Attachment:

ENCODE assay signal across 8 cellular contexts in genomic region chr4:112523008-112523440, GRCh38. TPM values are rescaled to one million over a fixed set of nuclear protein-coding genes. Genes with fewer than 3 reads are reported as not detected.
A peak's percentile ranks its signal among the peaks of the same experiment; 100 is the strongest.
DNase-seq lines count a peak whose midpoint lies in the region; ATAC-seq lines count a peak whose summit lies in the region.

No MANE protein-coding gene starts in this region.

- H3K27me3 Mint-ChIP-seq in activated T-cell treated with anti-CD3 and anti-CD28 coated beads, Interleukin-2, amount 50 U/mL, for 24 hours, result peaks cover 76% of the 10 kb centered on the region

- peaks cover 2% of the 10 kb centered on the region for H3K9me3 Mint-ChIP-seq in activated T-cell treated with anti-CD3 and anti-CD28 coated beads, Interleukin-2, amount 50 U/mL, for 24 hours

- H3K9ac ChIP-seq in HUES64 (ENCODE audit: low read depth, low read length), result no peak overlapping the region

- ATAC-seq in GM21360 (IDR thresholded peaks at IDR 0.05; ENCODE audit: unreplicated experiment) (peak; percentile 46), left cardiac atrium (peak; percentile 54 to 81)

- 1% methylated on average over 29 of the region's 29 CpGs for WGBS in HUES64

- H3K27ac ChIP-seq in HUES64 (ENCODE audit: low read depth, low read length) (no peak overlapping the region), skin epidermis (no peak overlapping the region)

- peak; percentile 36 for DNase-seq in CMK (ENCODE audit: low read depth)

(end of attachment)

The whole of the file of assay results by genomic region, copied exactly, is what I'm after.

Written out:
ENCODE assay signal across 8 cellular contexts in genomic region chr4:112523008-112523440, GRCh38. TPM values are rescaled to one million over a fixed set of nuclear protein-coding genes. Genes with fewer than 3 reads are reported as not detected.
A peak's percentile ranks its signal among the peaks of the same experiment; 100 is the strongest.
DNase-seq lines count a peak whose midpoint lies in the region; ATAC-seq lines count a peak whose summit lies in the region.

No MANE protein-coding gene starts in this region.

- H3K27me3 Mint-ChIP-seq in activated T-cell treated with anti-CD3 and anti-CD28 coated beads, Interleukin-2, amount 50 U/mL, for 24 hours, result peaks cover 76% of the 10 kb centered on the region

- peaks cover 2% of the 10 kb centered on the region for H3K9me3 Mint-ChIP-seq in activated T-cell treated with anti-CD3 and anti-CD28 coated beads, Interleukin-2, amount 50 U/mL, for 24 hours

- H3K9ac ChIP-seq in HUES64 (ENCODE audit: low read depth, low read length), result no peak overlapping the region

- ATAC-seq in GM21360 (IDR thresholded peaks at IDR 0.05; ENCODE audit: unreplicated experiment) (peak; percentile 46), left cardiac atrium (peak; percentile 54 to 81)

- 1% methylated on average over 29 of the region's 29 CpGs for WGBS in HUES64

- H3K27ac ChIP-seq in HUES64 (ENCODE audit: low read depth, low read length) (no peak overlapping the region), skin epidermis (no peak overlapping the region)

- peak; percentile 36 for DNase-seq in CMK (ENCODE audit: low read depth)